The game’s main pitfall is some questionable level design choices. The levels are neither the streamlined, choreographed designs employed by games like SOMA, nor are they the expansive locales ripe for exploration and hidden secrets as seen in games like The Evil Within. Sylvio’s levels task the player with finding a key, so they can open a specific door, so they find another key which can open a door somewhere else in the level, with occasional ghost signals along the way. The result is an overall mixed experience – sometimes the player will retrieve a key item and know exactly where to go, at other times it’s a futile hunt for a door which is frustratingly hidden. A few times, the correct path was a direction which a player’s eyes aren’t drawn to while they are exploring naturally – a small issue, but one which will frustrate players who don’t habitually probe every nook and cranny.
Sylvio also features an overworld, on which the player can drive a car and search for collectibles, as well as entrances to future levels. This world is unfortunately quite sparsely decorated, with nothing but red trees and the odd abandoned house for the player to explore. Between whispers on your recording device and fragments of piano sheet music, there’s a lot to collect in Sylvio but finding it all is a chore not many players will be willing to undertake. I did, however, very much appreciate how the driving segments slow down gameplay and allow the player to think and reflect about the previous level before being thrust into the next.
One positive of the levels is that there’s often a rich through-line of environmental storytelling embedded into the player’s path. Due to the game’s theme that each apparition has a story to tell, each location you visit also has its own narrative which you can piece together by exploring. The game is broken up into a series of interconnected levels revolving around a centralised big puzzle, and each one of these levels corresponds to an individual’s psyche. At the end of each level, the player may start a séance to further interact with the level’s ghost. In a way, each level is a character, and exploring the setting is listening to the unresolved matters behind the death of the resident ghost. After a few hours, I found something which I didn’t know I was searching for: intimacy.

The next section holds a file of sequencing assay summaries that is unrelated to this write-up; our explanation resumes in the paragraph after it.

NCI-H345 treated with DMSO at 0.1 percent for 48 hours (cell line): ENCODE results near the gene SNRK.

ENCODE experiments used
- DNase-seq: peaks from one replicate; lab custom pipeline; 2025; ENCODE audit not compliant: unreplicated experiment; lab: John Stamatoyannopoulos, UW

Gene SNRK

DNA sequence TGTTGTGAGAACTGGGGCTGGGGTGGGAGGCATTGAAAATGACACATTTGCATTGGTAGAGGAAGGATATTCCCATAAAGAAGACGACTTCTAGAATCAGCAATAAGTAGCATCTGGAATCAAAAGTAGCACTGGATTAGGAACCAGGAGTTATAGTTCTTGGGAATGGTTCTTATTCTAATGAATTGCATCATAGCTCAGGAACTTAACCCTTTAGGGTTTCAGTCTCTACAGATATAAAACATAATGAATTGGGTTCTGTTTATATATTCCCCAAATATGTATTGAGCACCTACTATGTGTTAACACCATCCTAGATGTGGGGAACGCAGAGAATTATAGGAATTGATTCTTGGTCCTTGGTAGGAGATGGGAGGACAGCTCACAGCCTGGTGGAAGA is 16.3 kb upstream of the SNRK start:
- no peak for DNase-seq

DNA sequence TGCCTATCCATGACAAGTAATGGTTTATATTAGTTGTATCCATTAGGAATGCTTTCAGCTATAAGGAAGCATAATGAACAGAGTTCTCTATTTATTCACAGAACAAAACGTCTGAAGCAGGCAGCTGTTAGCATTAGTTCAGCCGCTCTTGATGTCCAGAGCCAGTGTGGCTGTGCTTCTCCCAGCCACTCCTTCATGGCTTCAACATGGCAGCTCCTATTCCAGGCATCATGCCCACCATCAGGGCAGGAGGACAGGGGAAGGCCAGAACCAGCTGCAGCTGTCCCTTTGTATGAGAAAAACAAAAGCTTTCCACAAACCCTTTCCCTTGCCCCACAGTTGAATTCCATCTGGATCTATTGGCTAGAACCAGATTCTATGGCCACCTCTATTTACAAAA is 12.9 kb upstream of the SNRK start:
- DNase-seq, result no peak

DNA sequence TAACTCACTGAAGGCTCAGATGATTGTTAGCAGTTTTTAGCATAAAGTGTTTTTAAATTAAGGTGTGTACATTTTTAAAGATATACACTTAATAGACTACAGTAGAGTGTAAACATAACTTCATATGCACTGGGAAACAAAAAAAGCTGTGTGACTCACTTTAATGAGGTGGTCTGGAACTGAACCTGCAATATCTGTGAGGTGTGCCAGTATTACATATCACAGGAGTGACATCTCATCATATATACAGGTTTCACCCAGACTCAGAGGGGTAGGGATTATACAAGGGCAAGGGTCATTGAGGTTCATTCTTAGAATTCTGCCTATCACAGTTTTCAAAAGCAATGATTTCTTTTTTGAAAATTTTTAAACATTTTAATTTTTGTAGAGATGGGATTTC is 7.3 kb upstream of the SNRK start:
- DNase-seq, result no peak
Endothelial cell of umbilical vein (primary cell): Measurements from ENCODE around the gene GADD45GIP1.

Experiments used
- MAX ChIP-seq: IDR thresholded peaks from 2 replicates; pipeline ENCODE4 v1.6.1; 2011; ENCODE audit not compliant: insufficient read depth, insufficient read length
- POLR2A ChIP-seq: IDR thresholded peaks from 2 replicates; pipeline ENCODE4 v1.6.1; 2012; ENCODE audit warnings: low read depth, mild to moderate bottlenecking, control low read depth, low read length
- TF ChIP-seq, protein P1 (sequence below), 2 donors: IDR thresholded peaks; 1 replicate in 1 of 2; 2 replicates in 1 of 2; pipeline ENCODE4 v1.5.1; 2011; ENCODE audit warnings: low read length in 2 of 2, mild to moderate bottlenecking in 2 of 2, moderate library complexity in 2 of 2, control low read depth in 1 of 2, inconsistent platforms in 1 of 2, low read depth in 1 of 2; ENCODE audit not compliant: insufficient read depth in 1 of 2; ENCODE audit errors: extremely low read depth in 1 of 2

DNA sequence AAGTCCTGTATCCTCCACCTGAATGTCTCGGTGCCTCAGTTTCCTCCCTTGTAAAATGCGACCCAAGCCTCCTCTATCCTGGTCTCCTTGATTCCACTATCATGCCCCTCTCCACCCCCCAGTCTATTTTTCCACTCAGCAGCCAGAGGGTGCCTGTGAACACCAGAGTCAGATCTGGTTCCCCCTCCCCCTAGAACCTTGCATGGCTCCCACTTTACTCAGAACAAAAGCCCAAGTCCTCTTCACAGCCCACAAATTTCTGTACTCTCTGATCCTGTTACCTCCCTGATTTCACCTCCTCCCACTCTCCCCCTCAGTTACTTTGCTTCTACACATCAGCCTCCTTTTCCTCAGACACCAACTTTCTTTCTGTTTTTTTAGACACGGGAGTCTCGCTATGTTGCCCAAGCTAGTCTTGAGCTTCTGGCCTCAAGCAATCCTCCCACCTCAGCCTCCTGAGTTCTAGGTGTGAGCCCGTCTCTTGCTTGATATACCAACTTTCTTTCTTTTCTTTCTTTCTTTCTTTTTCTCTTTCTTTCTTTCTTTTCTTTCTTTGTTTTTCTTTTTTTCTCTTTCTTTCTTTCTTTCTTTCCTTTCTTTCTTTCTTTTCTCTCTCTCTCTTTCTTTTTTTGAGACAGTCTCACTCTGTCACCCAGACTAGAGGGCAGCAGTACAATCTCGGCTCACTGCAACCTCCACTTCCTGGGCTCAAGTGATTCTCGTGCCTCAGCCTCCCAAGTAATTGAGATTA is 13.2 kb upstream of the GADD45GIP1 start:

It’s been a while since I’ve played through a proper horror game and became so invested in the “villains” of the tale. The team at Stroboskop was determined to take an inventive, artistic look at the culture of ghost hunting and go to great lengths to highlight the experience of using EPV technology. Of course, the game’s individual parts are rusty and don’t play as smoothly as I would have liked, but Sylvio manages to conjure some incredible moments with its humble mechanics – fans of Project Zero or Deadly Premonition will know what I mean. The narrative can be minimalistic and obtuse, but I had a great time trying to piece together meaning while finding more and more clues. It is my hope that horror aficionados stumble upon Sylvio searching for a high octane frightfest, but instead finding a superb meditation on mortality and our own relationship with the dead.